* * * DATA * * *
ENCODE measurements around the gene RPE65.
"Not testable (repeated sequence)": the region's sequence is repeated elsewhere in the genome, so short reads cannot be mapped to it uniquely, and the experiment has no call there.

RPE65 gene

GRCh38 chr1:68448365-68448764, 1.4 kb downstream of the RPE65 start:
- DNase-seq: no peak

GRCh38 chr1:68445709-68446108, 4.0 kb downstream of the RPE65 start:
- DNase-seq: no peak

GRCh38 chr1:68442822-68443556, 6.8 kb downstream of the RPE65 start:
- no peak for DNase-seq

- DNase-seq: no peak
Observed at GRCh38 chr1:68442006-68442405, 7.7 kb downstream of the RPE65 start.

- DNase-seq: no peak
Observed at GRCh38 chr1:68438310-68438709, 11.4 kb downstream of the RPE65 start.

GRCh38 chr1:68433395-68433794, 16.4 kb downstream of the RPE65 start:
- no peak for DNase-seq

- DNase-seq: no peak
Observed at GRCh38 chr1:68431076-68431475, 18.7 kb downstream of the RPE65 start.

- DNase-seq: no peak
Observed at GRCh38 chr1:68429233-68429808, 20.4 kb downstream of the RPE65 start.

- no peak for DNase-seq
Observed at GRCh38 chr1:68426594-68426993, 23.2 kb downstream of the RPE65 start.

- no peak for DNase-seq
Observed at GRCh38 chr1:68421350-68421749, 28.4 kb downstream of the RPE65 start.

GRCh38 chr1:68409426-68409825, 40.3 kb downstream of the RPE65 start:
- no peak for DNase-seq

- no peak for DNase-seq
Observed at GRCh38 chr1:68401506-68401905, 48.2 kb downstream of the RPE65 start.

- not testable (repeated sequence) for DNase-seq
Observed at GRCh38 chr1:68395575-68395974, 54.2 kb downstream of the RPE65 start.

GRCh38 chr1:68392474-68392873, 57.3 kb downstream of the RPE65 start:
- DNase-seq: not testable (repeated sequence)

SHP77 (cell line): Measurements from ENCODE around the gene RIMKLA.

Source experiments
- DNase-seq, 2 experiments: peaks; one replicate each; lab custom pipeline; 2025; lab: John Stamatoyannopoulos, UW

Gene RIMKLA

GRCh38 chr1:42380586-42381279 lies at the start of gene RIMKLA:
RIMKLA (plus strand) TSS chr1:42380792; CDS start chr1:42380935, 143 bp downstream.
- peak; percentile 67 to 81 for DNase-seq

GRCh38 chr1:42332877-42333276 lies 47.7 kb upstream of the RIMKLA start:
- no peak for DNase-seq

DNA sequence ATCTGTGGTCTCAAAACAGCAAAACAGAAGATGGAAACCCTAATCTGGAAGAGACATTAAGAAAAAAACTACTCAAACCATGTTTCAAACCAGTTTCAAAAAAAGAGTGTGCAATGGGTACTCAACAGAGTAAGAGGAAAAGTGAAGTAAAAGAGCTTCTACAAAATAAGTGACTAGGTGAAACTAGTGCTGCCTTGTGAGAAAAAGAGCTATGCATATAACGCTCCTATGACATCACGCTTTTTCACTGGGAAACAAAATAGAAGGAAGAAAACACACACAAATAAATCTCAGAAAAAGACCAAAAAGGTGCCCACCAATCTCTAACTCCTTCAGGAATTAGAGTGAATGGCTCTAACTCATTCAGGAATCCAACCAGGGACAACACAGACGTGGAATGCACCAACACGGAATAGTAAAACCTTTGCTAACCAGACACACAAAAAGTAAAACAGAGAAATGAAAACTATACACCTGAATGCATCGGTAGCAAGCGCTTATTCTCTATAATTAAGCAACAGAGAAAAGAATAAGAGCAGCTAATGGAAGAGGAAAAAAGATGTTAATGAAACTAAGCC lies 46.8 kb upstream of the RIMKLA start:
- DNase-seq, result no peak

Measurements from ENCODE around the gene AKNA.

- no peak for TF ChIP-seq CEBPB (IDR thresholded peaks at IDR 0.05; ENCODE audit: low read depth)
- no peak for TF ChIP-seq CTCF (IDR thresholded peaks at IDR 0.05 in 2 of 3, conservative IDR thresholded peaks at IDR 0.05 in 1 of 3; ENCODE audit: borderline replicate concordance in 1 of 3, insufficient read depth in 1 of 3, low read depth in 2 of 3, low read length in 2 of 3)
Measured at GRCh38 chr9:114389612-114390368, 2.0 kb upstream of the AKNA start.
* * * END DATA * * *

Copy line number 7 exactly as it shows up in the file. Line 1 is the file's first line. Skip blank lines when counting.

- DNase-seq: no peak